The most common reason of ClassCastException like the one described in the newsgroup thread is name collision in the gmfgraph resource. GMFGraph declares the name attribute for Node's and Figure's as ID-attribute so all names used in given resource should be different.

I really want some GMFGraph notions to have the same name. Is there the way to avoid that ClassCastException?

Yes, sometimes there may be good reasons to have diffent GMFGraph notions with the same name. After all, Compartment's name is shown at the diagram, and it may be usefull to setup different compartments for different nodes to be shown with same label. Just define them in different resources.

There's a legacy GEF figure code and I'd like to use it with GMF

tbd (check for MapMode, etc)


I need a figure that is similar to UML package

There's no need to use custom figure, just use some GMFGraph magic...tbd TODO put link to newsgroup discussion If you like to have custom anchor behaviour (e.g. no link attaching to package title box), you need to hand code it (there was a posting in the newsgroup).


How to create several figures at once

I.e. when creating some element, few additional should be created as well. tbd Need to find better place for this, as it's not gmfgraph topic

Evolution of GMFGraph Metamodel

Recently one may notice, that there has something happened to the GMF Graph metamodel. All your previously created resources got migration-prompting message. Moreover, right afterwards you could even not know yourself created gmfgraphs again.

First, most of your figures are gone, but got replaced with some odd </tt>Figure Descriptors</tt>. Well, figures are not actually gone, if you take a closer look, but they are hidden beside the descriptor. Nevertheless, you may feel strange about some other figures, which may still lie in your gallery without being wrapped with Descriptor as others did.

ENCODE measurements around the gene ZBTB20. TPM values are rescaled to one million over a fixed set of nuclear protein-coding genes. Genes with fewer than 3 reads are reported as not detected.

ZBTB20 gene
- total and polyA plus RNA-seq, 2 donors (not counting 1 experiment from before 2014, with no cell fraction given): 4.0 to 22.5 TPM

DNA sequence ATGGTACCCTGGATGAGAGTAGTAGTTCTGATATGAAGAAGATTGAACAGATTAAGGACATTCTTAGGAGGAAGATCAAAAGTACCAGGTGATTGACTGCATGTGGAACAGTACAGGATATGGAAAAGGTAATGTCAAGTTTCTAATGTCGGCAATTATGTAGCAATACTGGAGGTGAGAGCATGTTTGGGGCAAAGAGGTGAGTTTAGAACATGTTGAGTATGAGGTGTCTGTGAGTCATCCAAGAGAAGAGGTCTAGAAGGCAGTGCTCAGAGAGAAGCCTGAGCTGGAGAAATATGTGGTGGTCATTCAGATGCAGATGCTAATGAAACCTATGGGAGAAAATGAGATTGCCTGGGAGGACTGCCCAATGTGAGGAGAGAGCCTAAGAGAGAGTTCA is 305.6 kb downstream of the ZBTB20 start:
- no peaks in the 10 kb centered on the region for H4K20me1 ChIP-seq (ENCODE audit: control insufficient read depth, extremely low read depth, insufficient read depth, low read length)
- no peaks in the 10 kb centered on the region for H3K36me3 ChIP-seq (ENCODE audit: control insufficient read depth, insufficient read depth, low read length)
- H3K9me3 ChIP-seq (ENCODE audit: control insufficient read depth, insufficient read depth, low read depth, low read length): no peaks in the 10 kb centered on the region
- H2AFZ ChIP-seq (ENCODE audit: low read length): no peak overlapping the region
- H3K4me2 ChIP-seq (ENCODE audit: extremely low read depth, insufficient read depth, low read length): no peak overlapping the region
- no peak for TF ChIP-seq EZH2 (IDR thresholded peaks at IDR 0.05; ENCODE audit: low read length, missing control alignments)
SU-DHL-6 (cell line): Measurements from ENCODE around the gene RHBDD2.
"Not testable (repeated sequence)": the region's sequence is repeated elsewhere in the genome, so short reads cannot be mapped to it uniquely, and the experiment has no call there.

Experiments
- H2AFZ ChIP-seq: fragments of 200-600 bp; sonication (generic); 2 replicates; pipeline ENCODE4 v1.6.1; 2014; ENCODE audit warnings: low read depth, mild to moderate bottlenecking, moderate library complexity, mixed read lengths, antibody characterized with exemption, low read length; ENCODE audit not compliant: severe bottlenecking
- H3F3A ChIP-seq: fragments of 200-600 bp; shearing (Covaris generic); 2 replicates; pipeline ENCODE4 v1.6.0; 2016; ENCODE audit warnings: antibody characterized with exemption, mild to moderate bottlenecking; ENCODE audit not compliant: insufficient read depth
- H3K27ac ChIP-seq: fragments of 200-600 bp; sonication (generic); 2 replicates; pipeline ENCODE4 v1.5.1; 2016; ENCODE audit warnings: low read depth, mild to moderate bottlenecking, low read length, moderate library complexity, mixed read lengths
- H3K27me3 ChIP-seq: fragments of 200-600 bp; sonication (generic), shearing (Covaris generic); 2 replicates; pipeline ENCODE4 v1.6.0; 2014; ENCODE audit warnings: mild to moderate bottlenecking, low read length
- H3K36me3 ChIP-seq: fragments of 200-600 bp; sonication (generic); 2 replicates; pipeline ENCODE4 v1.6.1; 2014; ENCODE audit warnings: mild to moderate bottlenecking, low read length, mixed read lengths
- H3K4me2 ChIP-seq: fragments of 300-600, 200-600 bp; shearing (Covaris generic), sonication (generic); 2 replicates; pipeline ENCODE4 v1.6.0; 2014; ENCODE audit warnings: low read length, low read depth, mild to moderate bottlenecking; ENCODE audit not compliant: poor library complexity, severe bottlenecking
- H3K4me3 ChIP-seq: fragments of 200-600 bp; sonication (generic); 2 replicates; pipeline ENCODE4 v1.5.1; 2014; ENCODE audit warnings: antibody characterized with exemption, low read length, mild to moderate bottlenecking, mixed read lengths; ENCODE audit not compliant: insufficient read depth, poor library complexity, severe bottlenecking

There has some mess definitely happened in the developer heads, you may think. Though, wait a bit with your judgments and let us first explain the thing, as we are going to prove to what an incredible opportunities we are moving forward. So sit back and get ready to be involved into the evolution.

First, let us have a bird’s-eye view of main comparative changes by examining a sketch of visual notation:

Before: Before.png

After: After.png

To summarize changes you can observe above here, back link for ‘referencingElements’ has been removed, while the way Diagram Element references its Figure has been transformed with the help of introducing two new entities, called FigureDescriptor and ChildAccess. Obviously, some cracks did appear in their relationship, or maybe it was something awful to come between and fall them out.